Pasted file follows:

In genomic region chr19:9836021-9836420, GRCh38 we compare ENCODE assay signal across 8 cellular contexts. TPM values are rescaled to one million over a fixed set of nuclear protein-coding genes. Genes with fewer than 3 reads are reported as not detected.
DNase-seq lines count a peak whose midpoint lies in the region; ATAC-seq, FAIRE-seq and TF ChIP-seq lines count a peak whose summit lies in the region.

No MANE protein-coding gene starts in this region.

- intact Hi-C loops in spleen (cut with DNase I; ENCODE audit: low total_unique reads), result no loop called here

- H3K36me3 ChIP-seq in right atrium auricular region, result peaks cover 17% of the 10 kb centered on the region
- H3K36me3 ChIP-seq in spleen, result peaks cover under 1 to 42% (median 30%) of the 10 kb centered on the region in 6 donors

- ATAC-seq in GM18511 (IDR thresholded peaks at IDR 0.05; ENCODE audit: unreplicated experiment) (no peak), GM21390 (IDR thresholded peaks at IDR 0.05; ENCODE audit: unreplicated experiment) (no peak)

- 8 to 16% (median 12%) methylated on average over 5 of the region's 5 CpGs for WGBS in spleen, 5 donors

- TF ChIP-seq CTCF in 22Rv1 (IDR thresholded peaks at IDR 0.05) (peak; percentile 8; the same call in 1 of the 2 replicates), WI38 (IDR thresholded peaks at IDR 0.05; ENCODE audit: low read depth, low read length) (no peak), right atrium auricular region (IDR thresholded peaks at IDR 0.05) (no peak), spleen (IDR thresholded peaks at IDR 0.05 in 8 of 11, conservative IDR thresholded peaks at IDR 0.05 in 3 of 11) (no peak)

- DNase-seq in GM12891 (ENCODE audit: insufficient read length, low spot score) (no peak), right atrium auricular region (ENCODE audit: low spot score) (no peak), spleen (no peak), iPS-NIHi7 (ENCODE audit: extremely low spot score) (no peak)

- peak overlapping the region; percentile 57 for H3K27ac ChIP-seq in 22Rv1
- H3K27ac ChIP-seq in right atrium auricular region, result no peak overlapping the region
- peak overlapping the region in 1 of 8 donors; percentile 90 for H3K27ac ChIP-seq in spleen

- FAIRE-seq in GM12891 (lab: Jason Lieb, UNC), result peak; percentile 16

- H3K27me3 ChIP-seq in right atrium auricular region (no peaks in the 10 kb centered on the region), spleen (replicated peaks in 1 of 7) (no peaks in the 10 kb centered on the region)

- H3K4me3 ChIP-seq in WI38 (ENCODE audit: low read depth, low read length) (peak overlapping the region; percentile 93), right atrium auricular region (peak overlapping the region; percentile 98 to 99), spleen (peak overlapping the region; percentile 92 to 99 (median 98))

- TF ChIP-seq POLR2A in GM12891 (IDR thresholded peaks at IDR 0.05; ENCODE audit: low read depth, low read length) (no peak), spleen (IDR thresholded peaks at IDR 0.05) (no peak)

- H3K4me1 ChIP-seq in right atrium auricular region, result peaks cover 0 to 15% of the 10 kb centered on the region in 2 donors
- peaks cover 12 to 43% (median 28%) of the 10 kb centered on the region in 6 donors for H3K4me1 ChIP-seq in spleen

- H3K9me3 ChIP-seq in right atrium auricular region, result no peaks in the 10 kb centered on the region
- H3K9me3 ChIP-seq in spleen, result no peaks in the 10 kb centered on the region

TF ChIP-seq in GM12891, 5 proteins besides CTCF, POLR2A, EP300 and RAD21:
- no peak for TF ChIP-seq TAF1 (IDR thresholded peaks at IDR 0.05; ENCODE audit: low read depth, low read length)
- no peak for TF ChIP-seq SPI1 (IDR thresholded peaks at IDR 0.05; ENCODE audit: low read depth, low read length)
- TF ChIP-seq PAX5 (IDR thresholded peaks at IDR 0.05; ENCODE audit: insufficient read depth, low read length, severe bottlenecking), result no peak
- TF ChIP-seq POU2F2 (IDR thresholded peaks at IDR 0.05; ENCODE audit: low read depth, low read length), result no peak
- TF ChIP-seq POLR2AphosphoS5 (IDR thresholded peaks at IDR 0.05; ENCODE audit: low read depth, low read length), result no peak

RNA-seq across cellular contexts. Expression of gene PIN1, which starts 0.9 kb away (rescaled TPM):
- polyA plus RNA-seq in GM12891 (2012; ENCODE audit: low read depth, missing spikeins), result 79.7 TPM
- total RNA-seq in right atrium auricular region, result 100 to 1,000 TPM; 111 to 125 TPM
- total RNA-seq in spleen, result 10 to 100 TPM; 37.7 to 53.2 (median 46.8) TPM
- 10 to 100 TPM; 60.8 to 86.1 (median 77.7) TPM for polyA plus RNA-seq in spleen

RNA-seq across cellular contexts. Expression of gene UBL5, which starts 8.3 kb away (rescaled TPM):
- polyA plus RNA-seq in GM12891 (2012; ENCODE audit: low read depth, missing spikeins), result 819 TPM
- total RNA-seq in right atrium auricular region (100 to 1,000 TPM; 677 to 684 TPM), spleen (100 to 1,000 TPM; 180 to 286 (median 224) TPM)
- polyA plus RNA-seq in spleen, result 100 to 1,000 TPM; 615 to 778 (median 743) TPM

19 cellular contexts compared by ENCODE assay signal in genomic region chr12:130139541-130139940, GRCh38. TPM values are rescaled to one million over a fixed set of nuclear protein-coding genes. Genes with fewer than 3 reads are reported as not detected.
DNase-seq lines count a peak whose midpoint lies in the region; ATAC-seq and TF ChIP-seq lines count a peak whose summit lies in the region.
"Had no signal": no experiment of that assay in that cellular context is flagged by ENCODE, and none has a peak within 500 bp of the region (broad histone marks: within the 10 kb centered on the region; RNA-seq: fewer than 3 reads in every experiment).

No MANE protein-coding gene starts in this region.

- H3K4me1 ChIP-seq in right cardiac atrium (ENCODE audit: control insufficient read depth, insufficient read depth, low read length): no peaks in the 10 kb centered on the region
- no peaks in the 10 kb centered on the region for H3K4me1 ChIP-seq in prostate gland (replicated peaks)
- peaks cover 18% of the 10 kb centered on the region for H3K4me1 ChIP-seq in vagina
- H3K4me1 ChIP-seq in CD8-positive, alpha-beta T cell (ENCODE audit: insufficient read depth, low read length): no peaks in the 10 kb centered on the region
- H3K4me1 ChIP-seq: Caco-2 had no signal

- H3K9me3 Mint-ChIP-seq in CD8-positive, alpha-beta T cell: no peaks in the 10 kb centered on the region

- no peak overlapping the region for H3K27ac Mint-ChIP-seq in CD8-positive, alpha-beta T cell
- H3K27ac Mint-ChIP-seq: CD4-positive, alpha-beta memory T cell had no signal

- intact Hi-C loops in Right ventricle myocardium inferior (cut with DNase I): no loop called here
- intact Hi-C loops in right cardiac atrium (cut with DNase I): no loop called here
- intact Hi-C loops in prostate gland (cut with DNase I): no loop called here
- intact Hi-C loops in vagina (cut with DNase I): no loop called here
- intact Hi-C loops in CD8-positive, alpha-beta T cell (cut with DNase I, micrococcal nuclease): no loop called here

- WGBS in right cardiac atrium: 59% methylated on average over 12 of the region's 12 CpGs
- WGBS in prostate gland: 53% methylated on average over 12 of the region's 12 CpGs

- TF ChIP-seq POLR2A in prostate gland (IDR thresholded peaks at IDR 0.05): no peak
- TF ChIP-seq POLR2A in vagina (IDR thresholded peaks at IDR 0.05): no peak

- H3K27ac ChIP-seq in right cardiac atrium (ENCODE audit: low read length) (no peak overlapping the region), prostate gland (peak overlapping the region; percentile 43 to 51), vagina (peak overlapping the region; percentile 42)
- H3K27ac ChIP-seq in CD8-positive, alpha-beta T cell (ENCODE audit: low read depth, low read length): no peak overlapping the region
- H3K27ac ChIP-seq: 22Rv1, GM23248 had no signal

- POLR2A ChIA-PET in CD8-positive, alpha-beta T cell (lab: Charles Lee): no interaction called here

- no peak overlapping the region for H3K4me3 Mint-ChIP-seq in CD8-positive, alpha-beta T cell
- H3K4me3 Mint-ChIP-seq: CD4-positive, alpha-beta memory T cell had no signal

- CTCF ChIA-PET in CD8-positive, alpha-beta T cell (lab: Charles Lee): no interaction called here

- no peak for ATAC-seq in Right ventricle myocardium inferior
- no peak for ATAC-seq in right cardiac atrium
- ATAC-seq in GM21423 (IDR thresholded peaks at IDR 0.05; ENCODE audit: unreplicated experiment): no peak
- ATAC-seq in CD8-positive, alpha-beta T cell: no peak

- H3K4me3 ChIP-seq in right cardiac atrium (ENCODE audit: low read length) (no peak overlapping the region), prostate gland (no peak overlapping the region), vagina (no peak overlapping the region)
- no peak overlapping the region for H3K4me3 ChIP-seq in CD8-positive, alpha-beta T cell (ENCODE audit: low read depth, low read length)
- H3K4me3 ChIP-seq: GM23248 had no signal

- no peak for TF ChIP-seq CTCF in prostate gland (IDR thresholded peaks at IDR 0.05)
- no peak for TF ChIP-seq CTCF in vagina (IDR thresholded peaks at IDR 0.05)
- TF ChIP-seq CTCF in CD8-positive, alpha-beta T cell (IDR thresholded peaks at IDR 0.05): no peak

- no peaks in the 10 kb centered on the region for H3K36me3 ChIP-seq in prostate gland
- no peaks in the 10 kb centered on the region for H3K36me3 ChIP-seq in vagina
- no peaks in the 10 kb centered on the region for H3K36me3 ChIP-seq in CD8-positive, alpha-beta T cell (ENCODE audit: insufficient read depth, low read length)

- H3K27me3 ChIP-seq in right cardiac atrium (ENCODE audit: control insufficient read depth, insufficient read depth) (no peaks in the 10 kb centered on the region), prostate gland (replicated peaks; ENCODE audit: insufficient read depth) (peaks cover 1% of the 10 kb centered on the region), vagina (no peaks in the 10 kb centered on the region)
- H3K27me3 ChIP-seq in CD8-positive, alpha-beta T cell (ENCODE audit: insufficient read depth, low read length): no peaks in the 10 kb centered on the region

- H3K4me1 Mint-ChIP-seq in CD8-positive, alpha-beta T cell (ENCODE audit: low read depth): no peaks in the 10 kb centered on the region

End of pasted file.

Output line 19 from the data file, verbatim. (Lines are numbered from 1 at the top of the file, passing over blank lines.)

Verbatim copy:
- peaks cover 12 to 43% (median 28%) of the 10 kb centered on the region in 6 donors for H3K4me1 ChIP-seq in spleen